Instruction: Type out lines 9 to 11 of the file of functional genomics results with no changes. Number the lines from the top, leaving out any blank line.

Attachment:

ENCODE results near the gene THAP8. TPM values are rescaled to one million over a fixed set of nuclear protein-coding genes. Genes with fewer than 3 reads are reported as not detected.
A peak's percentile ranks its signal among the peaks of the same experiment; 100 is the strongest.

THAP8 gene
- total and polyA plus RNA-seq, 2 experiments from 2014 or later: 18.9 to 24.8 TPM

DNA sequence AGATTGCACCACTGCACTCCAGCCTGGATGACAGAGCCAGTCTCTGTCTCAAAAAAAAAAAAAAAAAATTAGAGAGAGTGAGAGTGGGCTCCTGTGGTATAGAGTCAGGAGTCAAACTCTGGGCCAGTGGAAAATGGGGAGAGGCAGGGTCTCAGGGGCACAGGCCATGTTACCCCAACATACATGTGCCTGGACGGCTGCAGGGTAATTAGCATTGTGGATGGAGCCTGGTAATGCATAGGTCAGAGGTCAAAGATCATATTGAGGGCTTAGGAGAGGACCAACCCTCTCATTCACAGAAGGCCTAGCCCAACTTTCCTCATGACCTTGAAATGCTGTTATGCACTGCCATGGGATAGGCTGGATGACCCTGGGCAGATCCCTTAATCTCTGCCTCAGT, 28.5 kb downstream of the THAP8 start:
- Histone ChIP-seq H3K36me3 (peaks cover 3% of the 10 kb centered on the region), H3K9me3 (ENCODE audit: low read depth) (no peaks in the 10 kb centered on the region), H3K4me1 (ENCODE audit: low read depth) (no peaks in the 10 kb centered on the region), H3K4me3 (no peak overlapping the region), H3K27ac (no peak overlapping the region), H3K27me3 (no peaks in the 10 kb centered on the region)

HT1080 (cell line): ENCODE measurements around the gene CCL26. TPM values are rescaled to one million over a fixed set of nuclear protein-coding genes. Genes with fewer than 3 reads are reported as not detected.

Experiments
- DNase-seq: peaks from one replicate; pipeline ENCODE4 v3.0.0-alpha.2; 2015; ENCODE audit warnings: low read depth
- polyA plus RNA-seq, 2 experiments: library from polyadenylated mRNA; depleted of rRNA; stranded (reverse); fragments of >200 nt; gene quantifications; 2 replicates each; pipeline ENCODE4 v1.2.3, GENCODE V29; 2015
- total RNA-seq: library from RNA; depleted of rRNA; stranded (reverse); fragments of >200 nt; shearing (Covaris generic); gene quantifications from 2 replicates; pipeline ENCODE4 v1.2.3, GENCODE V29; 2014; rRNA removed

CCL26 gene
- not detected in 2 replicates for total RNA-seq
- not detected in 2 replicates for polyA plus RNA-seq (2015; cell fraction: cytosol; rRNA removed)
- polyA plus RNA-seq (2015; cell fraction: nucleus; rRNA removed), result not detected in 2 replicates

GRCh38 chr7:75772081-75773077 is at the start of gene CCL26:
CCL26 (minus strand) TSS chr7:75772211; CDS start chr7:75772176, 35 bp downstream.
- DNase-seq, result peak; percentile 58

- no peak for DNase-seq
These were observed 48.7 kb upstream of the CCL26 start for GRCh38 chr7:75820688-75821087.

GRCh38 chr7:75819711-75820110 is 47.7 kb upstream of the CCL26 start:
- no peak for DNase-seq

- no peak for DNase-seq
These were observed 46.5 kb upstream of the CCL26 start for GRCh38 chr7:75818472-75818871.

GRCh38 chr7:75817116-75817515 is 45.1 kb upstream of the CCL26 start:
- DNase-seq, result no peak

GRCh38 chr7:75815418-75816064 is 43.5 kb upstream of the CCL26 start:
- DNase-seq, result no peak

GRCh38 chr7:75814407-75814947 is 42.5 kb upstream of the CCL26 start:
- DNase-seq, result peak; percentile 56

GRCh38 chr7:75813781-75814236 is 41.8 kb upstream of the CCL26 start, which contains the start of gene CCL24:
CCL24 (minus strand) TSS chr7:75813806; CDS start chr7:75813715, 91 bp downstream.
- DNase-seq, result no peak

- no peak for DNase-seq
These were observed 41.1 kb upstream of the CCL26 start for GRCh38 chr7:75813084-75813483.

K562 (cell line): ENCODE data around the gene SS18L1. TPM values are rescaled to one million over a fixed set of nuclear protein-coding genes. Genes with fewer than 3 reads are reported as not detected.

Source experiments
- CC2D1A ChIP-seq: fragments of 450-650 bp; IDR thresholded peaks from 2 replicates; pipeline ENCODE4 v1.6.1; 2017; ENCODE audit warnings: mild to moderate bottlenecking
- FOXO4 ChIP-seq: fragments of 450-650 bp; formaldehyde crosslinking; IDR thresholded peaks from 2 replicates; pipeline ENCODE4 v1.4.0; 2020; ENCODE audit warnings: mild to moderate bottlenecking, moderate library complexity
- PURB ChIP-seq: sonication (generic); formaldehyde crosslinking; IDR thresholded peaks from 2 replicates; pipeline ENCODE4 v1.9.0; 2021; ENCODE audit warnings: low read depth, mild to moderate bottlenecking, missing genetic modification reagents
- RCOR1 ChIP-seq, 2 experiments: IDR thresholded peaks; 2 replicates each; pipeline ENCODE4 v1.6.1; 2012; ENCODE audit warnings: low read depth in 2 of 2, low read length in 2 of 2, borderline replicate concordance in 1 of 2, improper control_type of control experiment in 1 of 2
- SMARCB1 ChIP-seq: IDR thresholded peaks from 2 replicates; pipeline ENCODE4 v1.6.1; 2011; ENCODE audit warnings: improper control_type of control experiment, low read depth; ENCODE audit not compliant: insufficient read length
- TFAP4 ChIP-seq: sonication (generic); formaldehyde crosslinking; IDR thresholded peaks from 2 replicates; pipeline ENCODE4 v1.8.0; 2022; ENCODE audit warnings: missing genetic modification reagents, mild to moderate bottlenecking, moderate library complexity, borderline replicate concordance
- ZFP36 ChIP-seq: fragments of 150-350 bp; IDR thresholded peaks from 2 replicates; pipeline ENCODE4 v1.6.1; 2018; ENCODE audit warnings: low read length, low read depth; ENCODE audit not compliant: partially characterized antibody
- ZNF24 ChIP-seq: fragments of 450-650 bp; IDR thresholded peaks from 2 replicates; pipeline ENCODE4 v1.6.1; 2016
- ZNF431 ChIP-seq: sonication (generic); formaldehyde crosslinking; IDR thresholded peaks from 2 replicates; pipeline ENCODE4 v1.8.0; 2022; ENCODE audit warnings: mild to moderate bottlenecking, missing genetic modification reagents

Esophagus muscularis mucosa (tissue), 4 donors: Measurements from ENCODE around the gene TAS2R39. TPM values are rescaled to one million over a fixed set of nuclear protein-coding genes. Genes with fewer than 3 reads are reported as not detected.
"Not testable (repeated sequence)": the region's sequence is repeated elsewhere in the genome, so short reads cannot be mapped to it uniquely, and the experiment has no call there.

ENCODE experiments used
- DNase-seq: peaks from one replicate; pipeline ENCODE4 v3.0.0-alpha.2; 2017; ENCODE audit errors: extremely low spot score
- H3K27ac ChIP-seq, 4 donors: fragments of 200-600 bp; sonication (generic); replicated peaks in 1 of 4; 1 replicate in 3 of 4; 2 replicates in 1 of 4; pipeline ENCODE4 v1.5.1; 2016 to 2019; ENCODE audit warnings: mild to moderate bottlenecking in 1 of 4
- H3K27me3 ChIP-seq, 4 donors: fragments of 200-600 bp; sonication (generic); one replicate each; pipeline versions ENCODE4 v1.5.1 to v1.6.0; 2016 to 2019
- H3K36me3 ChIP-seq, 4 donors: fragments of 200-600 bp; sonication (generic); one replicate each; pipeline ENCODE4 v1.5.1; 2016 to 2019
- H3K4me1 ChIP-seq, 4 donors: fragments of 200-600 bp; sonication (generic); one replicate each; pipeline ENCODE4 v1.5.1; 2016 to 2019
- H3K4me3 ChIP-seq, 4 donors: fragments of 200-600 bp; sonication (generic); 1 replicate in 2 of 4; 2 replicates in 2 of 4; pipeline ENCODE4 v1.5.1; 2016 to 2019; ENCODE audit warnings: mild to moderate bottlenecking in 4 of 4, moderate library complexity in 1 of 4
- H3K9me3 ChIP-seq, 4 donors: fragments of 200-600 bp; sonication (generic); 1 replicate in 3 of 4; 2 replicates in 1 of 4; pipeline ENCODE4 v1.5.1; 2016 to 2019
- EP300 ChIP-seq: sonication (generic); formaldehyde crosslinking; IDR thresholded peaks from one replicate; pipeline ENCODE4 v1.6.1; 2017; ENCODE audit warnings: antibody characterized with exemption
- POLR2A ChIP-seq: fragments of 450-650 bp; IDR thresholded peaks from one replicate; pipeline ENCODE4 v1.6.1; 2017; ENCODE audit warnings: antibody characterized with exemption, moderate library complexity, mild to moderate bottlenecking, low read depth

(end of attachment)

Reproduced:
- DNase-seq: peaks from one replicate; pipeline ENCODE4 v3.0.0-alpha.2; 2015; ENCODE audit warnings: low read depth
- polyA plus RNA-seq, 2 experiments: library from polyadenylated mRNA; depleted of rRNA; stranded (reverse); fragments of >200 nt; gene quantifications; 2 replicates each; pipeline ENCODE4 v1.2.3, GENCODE V29; 2015
- total RNA-seq: library from RNA; depleted of rRNA; stranded (reverse); fragments of >200 nt; shearing (Covaris generic); gene quantifications from 2 replicates; pipeline ENCODE4 v1.2.3, GENCODE V29; 2014; rRNA removed